Torn between love and obligation.
Smitten with feisty gift-shop owner Dana Ricci from the moment she moved to Willow Bay, reserved mayor Josh Morgan is ready to invest in their future together until a suave entrepreneur sweeps into town. Certain the proposed mega-resort will destroy the small town ambiance of their coastal community, Josh battles the draw of increased tourism, something that Dana, buried in debt, direly needs.
This sensual, friends-first story, complete with a wily matchmaker and an endearing dog named Duffy is the first in the Willow Bay series, which can be read in any order.
“Where is she?” Josh Morgan muttered under his breath as he stared across the rain-drenched street, his gut churning. Dana opened her shop every single day, and on time. Well, mostly. He glanced at his watch. Almost noon. She was two hours late.
The streets were empty except for pools of water and the constant barrage of Mother Nature’s rain-spout. Not a moving car in sight. Even the quaint C&C Coffee Shop where Josh waited was devoid of customers, except for him. Welcome to February at the beach in Washington.
“Looking for someone, mayor?”
Connie, the café’s owner, filled his coffee mug. Setting the pot on the table, she plunked down onto the booth seat across from Josh with an oomph, shoulders rounded and worry lines etching her face. She looked older than her forty-five years, and her short brown hair framed her face with touches of gray.
“I noticed the gift shop isn’t open yet.”
“Look around. Nothing is, except me. Too much rain, too few tourists.”
Focused on Dana’s shop, Josh hadn’t bothered to look around at the other stores in the little strip of shops and Connie was right. Everything was closed. Not unusual for a Monday, unless you were Dana Ricci.
“She’s open every day, though. Maybe I should check on her.” Except he didn’t know where she lived, only where she worked. Josh reached for his coffee.
Connie grinned. “Why, Mayor, if I didn’t know better, I’d say you were sweet on that girl.”
The cup hit the table with a thunk, coffee sloshing over the sides. Her statement hit a little too close to home. Josh willed himself to stare Connie down, to keep his face bland and emotionless. He broke first, looking back out the window toward the gift store. Damn it.
Connie stood and reached for a rag to wipe up Josh’s mess. “Oh, yeah, you’re in deep.” She laughed and tossed the rag back in the pail.
Josh hated to admit it, but she was right. All the promises, all the talks he’d had with himself after Sandra left him had flown straight out the window when he’d met the dark-haired gift shop owner. He’d fought it, and still tried to, but his damn heart wouldn’t budge. Neither would other parts of him. Dana was full of life, zest, and happiness and he was drawn to her like numbers to a spreadsheet. Damn. He was in so much trouble.
“You want anything to eat?” Connie asked, still grinning.
“Not yet. I’m waiting for someone.”
“Who you meeting up with?”
“Some guy who wants to propose…well, I’m not sure what. Said he wanted to talk in person.” Josh hadn’t liked how ambiguous Alexander Granson had been on the phone. He’d googled the man, an architect with a lot of grand ideas, and Josh had first-hand experience with that kind of vision. He grimaced.
Granson didn’t seem like a good fit. A small town, even by oceanside community standards, Willow Bay snugged up to dunes filled with grasses and willow, had beaches that seemed to go on forever, and curved with the land in a somewhat sheltered alcove of the Pacific Ocean. But with mid-winter just behind them, the town was hurting. Most tourists wanted sunshine when they came to the beach. They wanted to play, to shop, to listen to the ocean’s grandeur as it crashed upon the shore. This season, the coast been inundated with rain, not a big enough draw even for storm-watchers. As mayor, and the only accountant in town, he had first-hand knowledge of how much Willow Bay needed people to come visit and spend money.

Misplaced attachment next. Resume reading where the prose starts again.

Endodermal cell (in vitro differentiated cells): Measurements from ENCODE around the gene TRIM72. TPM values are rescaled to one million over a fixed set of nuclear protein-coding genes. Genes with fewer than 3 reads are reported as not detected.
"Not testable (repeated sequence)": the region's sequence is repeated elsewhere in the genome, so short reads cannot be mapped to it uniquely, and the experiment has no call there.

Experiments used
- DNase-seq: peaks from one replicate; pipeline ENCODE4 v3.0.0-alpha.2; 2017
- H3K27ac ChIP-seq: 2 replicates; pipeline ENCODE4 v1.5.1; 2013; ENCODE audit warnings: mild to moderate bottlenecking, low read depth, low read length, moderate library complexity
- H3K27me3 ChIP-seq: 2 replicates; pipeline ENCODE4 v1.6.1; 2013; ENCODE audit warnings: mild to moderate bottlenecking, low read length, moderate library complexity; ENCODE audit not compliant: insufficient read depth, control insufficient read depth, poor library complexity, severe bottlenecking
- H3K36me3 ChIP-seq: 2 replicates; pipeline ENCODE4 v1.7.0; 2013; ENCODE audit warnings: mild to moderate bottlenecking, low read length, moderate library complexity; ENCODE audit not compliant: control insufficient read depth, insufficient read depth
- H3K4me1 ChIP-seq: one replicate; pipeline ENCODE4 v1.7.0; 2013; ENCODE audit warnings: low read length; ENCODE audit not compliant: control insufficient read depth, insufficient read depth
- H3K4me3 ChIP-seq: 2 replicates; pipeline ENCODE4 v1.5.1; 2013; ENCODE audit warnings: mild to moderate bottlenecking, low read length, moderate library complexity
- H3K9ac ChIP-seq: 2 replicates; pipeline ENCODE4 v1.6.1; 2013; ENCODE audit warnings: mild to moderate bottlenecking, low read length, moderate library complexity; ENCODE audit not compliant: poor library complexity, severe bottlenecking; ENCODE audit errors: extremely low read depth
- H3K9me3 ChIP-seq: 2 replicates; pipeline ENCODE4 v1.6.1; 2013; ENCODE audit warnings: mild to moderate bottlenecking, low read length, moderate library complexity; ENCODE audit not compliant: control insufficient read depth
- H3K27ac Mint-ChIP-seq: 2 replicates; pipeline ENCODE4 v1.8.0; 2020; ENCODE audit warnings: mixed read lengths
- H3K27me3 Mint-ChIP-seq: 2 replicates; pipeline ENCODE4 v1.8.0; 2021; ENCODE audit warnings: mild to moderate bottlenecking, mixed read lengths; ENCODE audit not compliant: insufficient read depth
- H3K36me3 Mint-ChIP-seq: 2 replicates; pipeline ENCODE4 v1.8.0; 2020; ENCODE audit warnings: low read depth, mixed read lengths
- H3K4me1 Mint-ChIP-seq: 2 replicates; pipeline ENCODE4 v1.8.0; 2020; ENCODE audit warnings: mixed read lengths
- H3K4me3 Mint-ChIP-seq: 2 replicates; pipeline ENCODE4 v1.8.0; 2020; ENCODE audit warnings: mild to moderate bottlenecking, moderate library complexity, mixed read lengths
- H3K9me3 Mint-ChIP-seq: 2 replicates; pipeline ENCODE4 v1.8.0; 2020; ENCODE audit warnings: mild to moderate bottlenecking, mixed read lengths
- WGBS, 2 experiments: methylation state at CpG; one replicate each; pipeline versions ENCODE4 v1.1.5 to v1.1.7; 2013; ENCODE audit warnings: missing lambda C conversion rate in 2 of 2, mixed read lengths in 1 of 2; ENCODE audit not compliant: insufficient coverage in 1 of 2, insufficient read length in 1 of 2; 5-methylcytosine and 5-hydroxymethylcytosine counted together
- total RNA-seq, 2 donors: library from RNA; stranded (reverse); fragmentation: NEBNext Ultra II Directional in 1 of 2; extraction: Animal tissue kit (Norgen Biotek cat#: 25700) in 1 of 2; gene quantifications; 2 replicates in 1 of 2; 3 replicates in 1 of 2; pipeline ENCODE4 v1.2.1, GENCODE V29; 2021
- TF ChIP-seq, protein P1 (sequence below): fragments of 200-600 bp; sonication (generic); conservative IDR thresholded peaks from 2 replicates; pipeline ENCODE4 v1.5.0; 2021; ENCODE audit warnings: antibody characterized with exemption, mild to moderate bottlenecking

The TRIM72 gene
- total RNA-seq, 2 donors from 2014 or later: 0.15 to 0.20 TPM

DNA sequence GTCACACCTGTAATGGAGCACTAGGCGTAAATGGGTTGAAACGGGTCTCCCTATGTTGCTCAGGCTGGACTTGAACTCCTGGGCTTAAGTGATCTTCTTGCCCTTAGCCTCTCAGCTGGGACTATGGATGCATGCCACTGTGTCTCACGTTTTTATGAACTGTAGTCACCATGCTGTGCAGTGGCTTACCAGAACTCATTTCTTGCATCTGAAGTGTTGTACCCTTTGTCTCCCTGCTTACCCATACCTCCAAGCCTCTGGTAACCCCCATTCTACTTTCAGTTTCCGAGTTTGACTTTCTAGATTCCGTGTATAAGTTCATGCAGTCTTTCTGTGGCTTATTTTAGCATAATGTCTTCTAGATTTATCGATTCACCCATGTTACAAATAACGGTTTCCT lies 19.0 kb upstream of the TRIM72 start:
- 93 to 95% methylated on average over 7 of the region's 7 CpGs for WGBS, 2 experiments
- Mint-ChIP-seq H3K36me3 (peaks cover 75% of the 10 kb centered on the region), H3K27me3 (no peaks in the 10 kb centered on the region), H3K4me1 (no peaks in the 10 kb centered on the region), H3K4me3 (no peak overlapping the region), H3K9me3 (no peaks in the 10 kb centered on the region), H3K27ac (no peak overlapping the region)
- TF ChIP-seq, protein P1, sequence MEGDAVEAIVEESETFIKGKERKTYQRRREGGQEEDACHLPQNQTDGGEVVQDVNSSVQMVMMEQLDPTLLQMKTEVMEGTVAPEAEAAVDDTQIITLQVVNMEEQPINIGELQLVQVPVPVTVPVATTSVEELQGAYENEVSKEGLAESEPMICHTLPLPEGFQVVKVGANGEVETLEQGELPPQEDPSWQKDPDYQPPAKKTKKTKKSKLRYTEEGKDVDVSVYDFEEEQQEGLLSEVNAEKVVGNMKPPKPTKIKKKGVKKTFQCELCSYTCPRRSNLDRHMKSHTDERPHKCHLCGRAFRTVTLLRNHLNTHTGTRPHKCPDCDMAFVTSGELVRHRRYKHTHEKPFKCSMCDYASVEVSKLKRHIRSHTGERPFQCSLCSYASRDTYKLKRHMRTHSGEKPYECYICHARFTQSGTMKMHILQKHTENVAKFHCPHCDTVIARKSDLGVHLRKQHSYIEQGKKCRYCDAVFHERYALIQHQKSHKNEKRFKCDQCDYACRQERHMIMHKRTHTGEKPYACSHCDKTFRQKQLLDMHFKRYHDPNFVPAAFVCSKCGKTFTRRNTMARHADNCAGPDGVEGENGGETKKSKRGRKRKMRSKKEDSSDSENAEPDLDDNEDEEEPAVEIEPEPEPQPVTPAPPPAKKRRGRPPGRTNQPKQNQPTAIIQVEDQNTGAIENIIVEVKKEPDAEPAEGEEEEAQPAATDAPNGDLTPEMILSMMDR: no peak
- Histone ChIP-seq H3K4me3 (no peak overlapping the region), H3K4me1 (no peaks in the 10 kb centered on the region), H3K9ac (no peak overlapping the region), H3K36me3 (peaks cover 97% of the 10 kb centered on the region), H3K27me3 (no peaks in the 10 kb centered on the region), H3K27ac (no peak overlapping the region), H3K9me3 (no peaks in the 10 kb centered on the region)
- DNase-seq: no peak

He owed it to the people who lived here to listen to any ideas that would increase tourism and revenue, so he’d agreed to meet the man.
“Do you think he has a plan to boost things here?”
Josh shrugged. “I won’t know until I talk to him.”
“It would be nice if someone did something to help.”
Connie Lassiter didn’t have a mean bone in her body, so Josh tried to take her comment for what it was. Frustration and worry.
“I’m doing what I can.”
“Ah, I’m sorry, Josh.” Connie patted his shoulder like she was placating one of her three children. “I know you are. You’re sure a darn sight better than old Ben. Change never set right with him. Neither did the opinions of the people here. You care and it shows. I’m just…worried.”
“Charlie still not working?”
“In this rain? Not much construction going on when you have to work in the mud.” She stood, straightening with a shake of her head. “Another month or so and things will pick up.”
“Yes, they will,” Josh said, trying to stay positive as he noted how her hand trembled.
“Yep. Just holler when you’re ready to order.”
“I will. Thanks, Connie. And…hang in there.”
“I always do, mayor,” she said with a non-committal wave of her hand as she headed toward the kitchen. “I always do.”
Turning back to the window, he watched the steady rainfall. Long-range forecasts indicated another couple weeks of this, then a gradual change over to spring and a warmer than usual summer. Willow Bay just needed to hold out until then. The tourists would return. They always did.
He glanced again at the gift shop, still not open. Where is she?